The potential health benefits associated with intermittent fasting continue to be a topic of great interest to myself, my clients and the public at large.
In previous blog posts I’ve discussed my experience with intermittent fasting and also explored the popularized notion of working out in a “fasted state”.
Intermittent fasting is a VERY popular subject area and so I set myself to the task of scanning the literature for high quality human evidence on the metabolic benefits of fasting – if any existed.
What I quickly learned is that the benefits of fasting can be divided into theoretical and findings-based categories.
Let’s take a closer look at both.
Intermittent fasting, like anything else, comes stocked with a list of theoretical benefits that may be partially supported by some level of literature evidence in either animals or humans.
1) Improved Fat Loss: In theory, because your body prefers to “burn fat” for fuel in a fasted state, it has been suggested that intermittent fasting may be superior to standard calorie reduction in supporting reductions in body fat.
I’ve not found any high quality human studies which suggest this to be the case but when it comes to general weight loss using intermittent fasting there are some things to keep in mind:
A systematic review and meta-analysis of human intervention studies using intermittent fasting as a weight loss treatment found it no more effective than continuous energy restriction.
There is also little evidence that intermittent fasting is superior at modulating resting energy expenditure(REE). REE, in essence, is the amount of energy a body expends at rest and not including other activities that would also require energy.
Some have suggested that fasting “boosts” your metabolism and one potential way to assess that is by measuring changes in resting energy expenditure in people doing intermittent fasting vs more conventional caloric reduction strategies.
No high quality evidence so far to show a compellingly differential effect.
2) Metabolic Flexibility: Because your body flips to fat metabolism in a fasted state, alterations occur on the cellular level ( including to your mitochondria) which some scientists suggest can promote what is known as metabolic flexibility, ultimately improving the health of your metabolism and functioning of your body on a metabolic level. Some believe, for example, that lacking metabolic flexibility contributes to insulin resistance in the long-term. Much more human evidence on the effects of fasting on this phenomenon will be required before firm conclusions can be drawn in this area.
3) Cellular & Metabolic Revitalization: This one is interesting and quite hard to prove with the current state of evidence, but some scientist suggest that the stress induced by fasting actually helps your bodily systems in the long-term. You can think about this along the same lines of taking a cold shower or an ice bath. It may not be particularly pleasant in the moment, but there are benefits to be had after it’s over.
Obviously further exploration and evidence will be required in this area but, to say the very least, the first meal one enjoys post-fast is highly enjoyable and reward on a number of levels ( speaking from limited experience!).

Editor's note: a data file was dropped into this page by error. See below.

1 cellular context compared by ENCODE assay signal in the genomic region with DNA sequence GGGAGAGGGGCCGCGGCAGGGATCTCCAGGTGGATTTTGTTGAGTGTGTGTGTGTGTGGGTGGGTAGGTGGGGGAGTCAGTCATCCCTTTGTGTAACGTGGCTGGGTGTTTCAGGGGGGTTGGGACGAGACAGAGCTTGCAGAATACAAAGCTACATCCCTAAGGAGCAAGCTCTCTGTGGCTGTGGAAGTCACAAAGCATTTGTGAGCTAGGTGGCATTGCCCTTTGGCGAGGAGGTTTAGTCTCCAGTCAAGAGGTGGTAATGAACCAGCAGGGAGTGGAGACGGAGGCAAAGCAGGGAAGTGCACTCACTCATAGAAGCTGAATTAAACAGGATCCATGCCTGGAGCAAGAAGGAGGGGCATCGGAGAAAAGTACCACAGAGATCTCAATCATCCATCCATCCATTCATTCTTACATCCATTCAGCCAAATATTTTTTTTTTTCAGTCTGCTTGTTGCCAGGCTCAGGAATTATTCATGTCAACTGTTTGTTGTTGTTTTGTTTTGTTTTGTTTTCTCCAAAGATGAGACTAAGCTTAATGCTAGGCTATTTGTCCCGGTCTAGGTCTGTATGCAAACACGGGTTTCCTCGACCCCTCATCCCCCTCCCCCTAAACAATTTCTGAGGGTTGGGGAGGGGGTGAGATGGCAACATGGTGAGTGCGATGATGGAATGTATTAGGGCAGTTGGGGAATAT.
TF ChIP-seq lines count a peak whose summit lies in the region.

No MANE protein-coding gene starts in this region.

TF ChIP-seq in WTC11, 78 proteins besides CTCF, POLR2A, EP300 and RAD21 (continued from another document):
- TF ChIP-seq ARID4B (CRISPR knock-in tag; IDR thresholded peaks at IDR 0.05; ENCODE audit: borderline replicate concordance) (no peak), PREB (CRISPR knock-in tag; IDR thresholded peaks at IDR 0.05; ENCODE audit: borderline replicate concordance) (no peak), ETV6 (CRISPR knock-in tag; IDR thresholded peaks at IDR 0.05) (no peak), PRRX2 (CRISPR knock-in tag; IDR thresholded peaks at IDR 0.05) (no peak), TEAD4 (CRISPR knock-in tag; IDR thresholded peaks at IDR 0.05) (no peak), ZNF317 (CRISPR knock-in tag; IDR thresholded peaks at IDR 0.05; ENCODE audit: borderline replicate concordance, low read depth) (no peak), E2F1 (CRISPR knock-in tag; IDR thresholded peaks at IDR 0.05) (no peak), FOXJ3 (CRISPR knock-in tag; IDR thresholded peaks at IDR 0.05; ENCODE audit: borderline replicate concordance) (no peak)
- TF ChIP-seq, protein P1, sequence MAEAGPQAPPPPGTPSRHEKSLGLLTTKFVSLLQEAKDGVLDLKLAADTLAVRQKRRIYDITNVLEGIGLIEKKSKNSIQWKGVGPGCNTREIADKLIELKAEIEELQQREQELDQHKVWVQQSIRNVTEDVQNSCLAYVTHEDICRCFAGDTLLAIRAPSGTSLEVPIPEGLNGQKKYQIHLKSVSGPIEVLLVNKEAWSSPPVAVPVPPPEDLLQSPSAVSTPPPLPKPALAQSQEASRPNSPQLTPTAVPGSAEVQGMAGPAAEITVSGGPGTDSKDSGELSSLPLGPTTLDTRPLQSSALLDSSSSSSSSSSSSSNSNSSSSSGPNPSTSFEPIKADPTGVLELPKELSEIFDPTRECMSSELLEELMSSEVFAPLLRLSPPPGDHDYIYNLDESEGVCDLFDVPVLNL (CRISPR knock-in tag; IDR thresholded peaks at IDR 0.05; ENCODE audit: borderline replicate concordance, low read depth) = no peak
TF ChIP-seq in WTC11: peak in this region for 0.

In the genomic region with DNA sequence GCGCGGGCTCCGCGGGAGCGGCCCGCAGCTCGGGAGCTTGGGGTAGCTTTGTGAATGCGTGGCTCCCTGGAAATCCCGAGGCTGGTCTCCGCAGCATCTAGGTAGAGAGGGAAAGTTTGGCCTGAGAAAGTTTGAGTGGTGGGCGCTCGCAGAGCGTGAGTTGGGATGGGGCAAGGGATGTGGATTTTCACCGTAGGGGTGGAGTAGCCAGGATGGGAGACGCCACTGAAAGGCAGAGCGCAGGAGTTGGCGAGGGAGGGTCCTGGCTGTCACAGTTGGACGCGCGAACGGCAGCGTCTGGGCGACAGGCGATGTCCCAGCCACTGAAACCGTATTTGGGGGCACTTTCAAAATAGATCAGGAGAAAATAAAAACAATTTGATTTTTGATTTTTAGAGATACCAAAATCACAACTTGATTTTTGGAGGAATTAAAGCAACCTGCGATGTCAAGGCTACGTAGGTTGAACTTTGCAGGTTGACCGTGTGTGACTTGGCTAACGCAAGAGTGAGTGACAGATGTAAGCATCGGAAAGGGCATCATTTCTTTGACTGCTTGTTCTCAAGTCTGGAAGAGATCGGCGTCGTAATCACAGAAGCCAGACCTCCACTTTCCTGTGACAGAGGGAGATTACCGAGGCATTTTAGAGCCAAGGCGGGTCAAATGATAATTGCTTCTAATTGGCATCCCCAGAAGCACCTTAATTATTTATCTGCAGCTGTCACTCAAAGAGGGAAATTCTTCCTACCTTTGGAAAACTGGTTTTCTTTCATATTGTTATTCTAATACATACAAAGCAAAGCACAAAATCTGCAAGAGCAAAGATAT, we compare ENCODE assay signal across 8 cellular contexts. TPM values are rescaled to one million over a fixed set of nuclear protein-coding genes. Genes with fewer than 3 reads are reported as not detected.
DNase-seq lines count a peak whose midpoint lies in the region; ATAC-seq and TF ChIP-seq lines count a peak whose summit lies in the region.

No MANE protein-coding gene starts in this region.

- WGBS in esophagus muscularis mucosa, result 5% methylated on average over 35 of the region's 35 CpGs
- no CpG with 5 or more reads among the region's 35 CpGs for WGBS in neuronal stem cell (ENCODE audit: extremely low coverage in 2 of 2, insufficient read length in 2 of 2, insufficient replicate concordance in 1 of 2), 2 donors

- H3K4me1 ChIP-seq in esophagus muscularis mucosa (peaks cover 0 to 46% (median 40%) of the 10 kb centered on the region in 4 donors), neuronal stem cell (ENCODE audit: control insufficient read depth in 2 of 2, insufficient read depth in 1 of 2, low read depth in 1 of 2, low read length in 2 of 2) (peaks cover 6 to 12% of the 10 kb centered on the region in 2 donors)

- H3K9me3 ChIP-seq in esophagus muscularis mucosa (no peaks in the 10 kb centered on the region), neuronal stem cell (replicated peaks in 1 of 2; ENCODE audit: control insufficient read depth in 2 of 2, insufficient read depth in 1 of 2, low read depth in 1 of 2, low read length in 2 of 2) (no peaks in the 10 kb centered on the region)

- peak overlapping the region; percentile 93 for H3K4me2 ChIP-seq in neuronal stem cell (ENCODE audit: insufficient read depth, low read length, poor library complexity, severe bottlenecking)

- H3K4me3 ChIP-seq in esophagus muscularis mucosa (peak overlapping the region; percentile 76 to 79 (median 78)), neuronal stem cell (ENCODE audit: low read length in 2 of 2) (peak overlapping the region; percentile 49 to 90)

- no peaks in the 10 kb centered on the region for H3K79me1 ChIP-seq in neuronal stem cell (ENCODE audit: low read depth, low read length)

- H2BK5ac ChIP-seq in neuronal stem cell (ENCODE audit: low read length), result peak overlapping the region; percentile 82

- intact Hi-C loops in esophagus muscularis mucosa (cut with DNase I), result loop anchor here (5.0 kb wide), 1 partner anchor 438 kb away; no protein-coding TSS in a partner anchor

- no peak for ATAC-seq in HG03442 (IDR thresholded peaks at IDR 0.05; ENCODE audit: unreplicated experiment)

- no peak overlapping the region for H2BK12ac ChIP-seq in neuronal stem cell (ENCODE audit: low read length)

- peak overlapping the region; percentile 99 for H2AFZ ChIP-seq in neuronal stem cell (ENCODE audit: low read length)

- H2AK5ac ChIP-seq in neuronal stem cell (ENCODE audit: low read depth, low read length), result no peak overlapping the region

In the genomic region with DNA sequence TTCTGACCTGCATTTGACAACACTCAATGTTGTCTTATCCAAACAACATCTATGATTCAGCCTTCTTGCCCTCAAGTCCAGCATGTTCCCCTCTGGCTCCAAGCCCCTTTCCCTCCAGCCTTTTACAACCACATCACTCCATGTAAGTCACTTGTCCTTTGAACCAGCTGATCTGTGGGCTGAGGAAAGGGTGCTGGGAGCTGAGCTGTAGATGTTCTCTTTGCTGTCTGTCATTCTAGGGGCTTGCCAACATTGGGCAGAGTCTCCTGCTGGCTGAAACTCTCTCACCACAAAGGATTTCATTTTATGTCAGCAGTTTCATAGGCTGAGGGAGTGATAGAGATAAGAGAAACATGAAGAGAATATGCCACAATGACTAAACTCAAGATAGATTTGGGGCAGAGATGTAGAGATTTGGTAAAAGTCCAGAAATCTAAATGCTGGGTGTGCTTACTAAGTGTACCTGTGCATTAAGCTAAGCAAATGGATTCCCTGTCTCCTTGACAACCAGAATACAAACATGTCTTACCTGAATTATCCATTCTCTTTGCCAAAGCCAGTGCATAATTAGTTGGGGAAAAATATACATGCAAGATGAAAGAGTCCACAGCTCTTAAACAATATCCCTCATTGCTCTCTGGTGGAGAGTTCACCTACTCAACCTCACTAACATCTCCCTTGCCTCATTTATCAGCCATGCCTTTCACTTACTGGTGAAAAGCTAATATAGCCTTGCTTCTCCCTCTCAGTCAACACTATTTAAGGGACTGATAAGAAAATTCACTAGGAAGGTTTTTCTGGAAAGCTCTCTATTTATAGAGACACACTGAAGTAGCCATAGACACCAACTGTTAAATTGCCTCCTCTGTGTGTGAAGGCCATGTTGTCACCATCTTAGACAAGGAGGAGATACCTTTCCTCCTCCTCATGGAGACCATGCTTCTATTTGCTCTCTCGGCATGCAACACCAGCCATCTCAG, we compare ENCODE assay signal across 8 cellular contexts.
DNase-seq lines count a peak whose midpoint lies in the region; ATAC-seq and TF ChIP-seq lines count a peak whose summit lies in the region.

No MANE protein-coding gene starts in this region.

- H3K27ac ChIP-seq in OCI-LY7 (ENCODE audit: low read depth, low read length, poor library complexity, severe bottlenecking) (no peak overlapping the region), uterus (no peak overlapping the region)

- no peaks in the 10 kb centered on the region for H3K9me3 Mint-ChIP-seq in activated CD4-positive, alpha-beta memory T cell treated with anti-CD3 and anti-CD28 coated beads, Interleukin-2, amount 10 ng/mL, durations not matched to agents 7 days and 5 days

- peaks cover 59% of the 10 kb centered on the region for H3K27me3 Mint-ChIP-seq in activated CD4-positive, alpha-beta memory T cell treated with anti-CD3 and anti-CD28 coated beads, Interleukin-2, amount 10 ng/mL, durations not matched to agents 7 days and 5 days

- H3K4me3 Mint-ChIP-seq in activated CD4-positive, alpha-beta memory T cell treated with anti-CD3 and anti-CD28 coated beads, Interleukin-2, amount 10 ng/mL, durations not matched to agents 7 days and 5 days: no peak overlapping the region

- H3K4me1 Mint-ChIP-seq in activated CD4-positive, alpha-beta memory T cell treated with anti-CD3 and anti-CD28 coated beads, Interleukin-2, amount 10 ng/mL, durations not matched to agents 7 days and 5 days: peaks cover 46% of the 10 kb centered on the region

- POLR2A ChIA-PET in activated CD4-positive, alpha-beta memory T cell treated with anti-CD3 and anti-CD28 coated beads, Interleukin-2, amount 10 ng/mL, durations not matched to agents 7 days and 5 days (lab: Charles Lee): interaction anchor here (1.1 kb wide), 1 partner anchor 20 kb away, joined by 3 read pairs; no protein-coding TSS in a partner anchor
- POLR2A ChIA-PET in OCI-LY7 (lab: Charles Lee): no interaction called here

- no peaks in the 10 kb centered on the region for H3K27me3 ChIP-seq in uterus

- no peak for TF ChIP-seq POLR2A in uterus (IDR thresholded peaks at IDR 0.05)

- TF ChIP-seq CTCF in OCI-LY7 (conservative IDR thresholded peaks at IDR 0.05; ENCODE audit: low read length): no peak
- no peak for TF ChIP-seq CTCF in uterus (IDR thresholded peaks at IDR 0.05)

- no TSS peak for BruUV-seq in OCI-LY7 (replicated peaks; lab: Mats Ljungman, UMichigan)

Does Really High Quality Human Evidence On Intermittent Fasting Even Exist?
A very salient quote from a 2015 paper:
[W]hether fasting actually causes improvements in metabolic health, cognitive performance, and cardiovascular outcomes over the long term; how much fasting is actually beneficial; and where the threshold of hormesis resides (i.e., a balance between long-term benefit from fasting compared with harm from insufficient caloric intake) remain open questions. Unfortunately, the vast majority of human studies of a fasting intervention were weight-loss studies using single-arm, nonrandomized approaches or multiple intervention arms with no control.
For fasting to be more than a weight-loss fad, greater scientific rigor is needed from interventional trials than is found in the literature. Whereas enthusiasm for fasting is increasing, clinical relevance remains low because of insufficient human data, including almost nonexistent controlled trials
Intermittent Fasting And Diabetes-related Indicators
Despite similarities in body fat loss between intermittent fasting and continuous energy restriction, there is some evidence to suggest that those who engage in fasting experience greater reductions in insulin resistance, which is a very fascinating consideration.
A 2018 randomized trial published in JAMA following patients with T2DM over 1 year period showed that intermittent fasting is no more effective than continuous energy restriction at reducing A1C ( a marker of blood sugar control).
Benefits Independent Of Weight Loss
So many people think of intermittent fasting purely as a means to an end when it comes to weight loss, but a very exciting new study has shown that fasting may offer health benefits independent of changes in weight.
A 2018 study out of Cell Metabolism explored, for the first time through a controlled trial, if fasting had metabolic benefits independent of weight loss.
They used a specific time of fasting ( early time-restricted feeding – eating early in day to align with circadian rhythm – finished eating by 3pm) and found it improved insulin sensitivity and blood pressure and reduced oxidative stress.
Today’s article is another step towards a better understanding of the potential benefits of intermittent fasting on human health.
There are certainly areas of interest that exist in this subject area, but higher quality evidence will be required before more firm claims can be made.
If you enjoy fasting and it helps you support feeling and eating well, it may offer additional metabolic benefits.
We cannot say, however, it is a one stop shop to fix all of the world’s health problems.
Until next time,
Andy De Santis RD MPH